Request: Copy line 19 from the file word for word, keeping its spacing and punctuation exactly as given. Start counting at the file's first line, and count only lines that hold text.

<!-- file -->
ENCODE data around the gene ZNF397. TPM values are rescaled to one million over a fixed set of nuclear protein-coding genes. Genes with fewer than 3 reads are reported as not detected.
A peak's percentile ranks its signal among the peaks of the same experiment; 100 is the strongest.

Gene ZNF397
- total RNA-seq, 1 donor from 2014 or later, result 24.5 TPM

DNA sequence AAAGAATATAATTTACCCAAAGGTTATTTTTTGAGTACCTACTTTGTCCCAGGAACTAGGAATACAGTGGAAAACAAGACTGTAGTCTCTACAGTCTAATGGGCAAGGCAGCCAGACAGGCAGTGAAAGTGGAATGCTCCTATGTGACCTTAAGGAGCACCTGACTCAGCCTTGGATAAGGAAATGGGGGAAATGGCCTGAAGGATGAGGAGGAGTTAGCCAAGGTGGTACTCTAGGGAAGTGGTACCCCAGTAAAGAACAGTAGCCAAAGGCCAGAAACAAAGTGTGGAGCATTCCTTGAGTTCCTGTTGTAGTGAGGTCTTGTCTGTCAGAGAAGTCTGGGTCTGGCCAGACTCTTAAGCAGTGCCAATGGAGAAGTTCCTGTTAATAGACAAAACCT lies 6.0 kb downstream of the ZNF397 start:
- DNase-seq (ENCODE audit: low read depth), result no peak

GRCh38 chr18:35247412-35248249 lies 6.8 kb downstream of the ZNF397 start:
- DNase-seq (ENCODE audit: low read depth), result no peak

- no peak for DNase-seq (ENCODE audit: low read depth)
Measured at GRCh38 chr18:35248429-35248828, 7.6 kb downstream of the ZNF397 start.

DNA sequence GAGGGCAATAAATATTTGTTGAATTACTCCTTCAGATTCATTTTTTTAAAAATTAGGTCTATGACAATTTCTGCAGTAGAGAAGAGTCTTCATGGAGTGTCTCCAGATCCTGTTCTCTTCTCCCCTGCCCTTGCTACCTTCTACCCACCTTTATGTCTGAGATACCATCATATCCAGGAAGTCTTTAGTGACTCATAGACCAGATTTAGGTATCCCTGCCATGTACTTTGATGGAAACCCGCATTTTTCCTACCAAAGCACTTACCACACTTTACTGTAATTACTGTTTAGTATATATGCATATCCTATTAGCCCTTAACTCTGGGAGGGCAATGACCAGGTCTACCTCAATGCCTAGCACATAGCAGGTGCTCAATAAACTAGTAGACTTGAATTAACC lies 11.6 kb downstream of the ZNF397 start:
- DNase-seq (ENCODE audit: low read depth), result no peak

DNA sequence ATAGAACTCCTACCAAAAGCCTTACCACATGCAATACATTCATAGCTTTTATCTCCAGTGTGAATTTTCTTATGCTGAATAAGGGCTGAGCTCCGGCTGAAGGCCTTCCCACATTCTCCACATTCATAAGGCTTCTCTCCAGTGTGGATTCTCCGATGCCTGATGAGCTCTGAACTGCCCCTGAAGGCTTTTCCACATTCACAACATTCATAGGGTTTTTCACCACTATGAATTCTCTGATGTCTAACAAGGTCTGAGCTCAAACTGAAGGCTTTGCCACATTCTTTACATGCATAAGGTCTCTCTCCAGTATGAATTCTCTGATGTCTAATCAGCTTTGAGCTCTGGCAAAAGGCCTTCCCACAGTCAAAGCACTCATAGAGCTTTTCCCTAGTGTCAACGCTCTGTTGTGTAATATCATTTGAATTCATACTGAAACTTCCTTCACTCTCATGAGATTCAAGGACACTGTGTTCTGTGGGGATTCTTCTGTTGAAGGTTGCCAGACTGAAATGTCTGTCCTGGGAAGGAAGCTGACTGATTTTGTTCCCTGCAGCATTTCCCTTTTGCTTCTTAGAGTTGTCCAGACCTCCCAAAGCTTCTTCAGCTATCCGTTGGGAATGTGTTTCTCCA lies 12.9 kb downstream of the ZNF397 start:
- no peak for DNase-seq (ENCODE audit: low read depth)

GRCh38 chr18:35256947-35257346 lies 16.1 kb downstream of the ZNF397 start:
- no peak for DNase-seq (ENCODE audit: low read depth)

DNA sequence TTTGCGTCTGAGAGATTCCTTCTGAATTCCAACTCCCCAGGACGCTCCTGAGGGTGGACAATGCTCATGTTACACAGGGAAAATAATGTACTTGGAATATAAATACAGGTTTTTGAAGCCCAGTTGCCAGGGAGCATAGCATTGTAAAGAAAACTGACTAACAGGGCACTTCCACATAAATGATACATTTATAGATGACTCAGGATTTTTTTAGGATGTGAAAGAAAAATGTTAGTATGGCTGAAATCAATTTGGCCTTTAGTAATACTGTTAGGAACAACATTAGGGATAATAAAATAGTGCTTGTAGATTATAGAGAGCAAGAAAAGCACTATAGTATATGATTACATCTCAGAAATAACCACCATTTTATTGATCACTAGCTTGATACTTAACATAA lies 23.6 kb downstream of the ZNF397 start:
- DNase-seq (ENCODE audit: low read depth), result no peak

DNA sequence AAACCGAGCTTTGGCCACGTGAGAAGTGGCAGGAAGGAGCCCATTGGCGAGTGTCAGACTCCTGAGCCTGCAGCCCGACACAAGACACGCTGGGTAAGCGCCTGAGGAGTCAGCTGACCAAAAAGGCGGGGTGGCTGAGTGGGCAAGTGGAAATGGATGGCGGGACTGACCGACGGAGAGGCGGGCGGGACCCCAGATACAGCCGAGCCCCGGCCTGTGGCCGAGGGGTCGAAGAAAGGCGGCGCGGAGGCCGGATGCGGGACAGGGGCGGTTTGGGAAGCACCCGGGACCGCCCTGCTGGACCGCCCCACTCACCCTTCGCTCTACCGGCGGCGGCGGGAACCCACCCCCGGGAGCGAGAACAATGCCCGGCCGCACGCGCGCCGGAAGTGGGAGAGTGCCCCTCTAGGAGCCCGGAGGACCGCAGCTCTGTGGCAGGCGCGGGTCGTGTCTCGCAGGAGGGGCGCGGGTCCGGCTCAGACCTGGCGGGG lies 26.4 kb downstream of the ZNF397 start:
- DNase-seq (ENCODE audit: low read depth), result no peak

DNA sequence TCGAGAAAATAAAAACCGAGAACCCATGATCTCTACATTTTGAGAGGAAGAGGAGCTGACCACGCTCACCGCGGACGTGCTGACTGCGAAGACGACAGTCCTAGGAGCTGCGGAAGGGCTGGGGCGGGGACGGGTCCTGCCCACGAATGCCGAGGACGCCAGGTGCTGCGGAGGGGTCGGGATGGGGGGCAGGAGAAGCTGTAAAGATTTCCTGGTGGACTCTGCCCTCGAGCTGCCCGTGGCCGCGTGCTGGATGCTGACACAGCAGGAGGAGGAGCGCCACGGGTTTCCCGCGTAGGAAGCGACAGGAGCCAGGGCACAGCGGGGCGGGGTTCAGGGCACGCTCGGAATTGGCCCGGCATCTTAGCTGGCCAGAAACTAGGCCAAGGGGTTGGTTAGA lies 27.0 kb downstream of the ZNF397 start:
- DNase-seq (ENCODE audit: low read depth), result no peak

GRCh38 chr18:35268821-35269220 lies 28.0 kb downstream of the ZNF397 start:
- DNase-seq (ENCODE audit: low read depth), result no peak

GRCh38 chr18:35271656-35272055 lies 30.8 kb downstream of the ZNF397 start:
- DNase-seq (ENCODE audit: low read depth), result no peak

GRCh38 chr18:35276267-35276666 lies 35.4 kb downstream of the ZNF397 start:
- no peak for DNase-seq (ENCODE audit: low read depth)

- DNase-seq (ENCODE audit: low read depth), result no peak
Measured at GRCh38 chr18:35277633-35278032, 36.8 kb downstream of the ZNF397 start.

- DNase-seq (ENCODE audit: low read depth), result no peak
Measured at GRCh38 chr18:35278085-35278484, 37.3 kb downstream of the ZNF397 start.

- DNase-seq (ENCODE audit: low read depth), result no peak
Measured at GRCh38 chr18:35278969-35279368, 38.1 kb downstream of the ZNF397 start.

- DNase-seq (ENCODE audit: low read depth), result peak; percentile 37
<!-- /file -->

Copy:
DNA sequence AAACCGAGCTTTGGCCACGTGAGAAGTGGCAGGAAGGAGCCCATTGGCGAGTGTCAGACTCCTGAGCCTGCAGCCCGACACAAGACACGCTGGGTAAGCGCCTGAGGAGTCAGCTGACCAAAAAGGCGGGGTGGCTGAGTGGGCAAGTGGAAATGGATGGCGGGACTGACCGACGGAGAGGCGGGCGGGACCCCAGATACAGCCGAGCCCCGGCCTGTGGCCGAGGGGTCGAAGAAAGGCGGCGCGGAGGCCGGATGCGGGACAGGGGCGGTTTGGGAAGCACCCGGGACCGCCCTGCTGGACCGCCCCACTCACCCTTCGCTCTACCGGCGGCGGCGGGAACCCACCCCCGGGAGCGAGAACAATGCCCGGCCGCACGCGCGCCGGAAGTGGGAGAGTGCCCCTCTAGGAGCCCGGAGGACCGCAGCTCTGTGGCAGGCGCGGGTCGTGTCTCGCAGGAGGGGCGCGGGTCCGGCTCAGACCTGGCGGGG lies 26.4 kb downstream of the ZNF397 start: